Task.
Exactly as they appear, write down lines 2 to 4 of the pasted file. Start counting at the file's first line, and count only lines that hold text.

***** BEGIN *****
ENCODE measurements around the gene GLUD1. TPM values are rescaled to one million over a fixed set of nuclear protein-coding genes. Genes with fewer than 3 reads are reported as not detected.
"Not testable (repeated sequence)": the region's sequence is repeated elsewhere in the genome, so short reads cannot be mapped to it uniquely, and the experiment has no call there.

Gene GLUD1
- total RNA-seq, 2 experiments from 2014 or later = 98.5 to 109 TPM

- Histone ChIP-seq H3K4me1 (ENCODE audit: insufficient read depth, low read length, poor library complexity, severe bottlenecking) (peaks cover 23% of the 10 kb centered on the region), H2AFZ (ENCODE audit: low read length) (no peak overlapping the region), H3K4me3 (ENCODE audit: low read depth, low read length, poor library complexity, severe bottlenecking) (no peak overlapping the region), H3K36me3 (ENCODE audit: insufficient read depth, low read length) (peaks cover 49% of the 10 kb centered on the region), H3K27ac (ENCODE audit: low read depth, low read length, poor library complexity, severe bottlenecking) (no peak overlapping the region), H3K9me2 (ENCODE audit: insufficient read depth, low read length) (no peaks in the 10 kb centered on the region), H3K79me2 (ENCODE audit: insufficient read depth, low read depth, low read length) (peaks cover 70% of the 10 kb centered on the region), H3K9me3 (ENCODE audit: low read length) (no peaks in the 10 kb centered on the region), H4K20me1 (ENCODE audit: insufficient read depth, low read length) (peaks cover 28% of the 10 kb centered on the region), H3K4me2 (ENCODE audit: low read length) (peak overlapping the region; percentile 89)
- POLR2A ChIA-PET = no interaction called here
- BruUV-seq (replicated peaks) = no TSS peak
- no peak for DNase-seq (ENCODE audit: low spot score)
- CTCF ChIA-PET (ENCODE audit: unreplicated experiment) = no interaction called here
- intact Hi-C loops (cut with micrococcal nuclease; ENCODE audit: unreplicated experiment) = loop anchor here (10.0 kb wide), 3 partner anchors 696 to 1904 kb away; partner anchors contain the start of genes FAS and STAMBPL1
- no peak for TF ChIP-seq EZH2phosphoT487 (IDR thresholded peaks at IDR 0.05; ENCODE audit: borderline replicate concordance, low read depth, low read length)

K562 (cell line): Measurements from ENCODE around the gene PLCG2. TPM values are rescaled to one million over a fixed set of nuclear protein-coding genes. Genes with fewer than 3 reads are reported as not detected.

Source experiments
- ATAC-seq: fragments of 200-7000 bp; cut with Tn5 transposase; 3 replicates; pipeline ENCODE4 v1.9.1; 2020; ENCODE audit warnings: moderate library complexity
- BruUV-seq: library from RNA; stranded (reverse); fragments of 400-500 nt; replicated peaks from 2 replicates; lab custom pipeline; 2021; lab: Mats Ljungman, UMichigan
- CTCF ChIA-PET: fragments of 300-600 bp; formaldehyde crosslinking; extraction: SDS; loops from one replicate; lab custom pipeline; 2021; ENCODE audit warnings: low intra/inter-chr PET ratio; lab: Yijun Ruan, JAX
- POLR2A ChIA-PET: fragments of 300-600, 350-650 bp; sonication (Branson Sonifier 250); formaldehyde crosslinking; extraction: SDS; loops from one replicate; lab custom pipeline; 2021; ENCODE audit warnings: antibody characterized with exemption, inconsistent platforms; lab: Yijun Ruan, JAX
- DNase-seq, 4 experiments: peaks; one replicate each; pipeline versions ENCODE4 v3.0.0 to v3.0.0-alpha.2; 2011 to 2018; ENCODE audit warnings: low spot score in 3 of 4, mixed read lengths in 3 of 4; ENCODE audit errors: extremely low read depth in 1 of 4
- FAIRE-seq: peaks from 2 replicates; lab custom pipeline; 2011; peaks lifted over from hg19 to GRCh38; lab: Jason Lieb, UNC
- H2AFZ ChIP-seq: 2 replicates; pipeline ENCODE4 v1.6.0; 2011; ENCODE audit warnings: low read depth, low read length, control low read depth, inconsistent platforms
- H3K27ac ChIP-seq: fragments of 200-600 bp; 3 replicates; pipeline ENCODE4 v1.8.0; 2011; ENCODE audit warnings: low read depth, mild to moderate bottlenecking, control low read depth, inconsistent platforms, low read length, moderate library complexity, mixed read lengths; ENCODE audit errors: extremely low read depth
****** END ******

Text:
"Not testable (repeated sequence)": the region's sequence is repeated elsewhere in the genome, so short reads cannot be mapped to it uniquely, and the experiment has no call there.

Gene GLUD1
- total RNA-seq, 2 experiments from 2014 or later = 98.5 to 109 TPM